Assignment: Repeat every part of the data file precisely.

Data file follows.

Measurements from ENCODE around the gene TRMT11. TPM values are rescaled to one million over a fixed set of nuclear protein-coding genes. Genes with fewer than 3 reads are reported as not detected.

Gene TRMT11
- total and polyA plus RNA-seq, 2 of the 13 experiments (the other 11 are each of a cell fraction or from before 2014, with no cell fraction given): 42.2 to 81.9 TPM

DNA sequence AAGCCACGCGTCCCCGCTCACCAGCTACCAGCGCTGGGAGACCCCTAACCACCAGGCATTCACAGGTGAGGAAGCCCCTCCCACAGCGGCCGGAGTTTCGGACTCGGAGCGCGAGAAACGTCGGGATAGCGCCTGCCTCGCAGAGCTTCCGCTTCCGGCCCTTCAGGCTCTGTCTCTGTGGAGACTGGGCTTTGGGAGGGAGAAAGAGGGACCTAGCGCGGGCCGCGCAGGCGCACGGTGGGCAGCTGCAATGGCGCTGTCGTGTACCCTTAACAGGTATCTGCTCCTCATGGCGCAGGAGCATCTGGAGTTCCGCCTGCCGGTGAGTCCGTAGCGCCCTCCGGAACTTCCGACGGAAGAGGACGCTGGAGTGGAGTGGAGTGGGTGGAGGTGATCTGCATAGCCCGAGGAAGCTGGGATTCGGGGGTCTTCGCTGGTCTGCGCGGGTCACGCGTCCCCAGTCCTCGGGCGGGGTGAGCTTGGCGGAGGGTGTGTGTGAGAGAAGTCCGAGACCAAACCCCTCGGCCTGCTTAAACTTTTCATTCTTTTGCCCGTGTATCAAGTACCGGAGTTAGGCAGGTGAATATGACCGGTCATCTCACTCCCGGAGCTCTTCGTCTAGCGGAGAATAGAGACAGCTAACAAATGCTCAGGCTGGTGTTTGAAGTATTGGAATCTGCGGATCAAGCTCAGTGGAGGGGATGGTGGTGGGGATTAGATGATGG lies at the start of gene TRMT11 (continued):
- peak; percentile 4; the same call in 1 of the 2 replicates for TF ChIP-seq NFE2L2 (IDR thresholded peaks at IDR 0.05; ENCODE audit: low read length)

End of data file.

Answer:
Measurements from ENCODE around the gene TRMT11. TPM values are rescaled to one million over a fixed set of nuclear protein-coding genes. Genes with fewer than 3 reads are reported as not detected.

Gene TRMT11
- total and polyA plus RNA-seq, 2 of the 13 experiments (the other 11 are each of a cell fraction or from before 2014, with no cell fraction given): 42.2 to 81.9 TPM

DNA sequence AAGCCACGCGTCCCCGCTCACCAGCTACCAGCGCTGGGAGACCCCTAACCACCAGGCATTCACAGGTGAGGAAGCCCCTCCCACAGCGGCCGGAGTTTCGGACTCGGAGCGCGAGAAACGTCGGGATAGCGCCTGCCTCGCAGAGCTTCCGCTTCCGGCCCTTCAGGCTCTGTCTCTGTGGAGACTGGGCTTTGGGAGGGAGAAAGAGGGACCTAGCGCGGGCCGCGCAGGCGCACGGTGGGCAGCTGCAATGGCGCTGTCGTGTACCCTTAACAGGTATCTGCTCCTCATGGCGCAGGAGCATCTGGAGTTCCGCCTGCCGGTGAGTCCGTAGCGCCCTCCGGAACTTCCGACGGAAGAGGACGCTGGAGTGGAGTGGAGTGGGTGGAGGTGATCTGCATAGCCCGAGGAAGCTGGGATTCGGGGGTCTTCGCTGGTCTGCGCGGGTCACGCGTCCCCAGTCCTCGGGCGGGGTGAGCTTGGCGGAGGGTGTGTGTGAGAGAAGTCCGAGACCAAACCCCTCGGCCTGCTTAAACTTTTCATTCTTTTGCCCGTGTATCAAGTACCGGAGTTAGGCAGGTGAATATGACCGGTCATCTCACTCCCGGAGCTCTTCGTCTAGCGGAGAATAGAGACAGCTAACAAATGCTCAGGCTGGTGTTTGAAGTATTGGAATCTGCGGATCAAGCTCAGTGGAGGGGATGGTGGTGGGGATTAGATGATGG lies at the start of gene TRMT11 (continued):
- peak; percentile 4; the same call in 1 of the 2 replicates for TF ChIP-seq NFE2L2 (IDR thresholded peaks at IDR 0.05; ENCODE audit: low read length)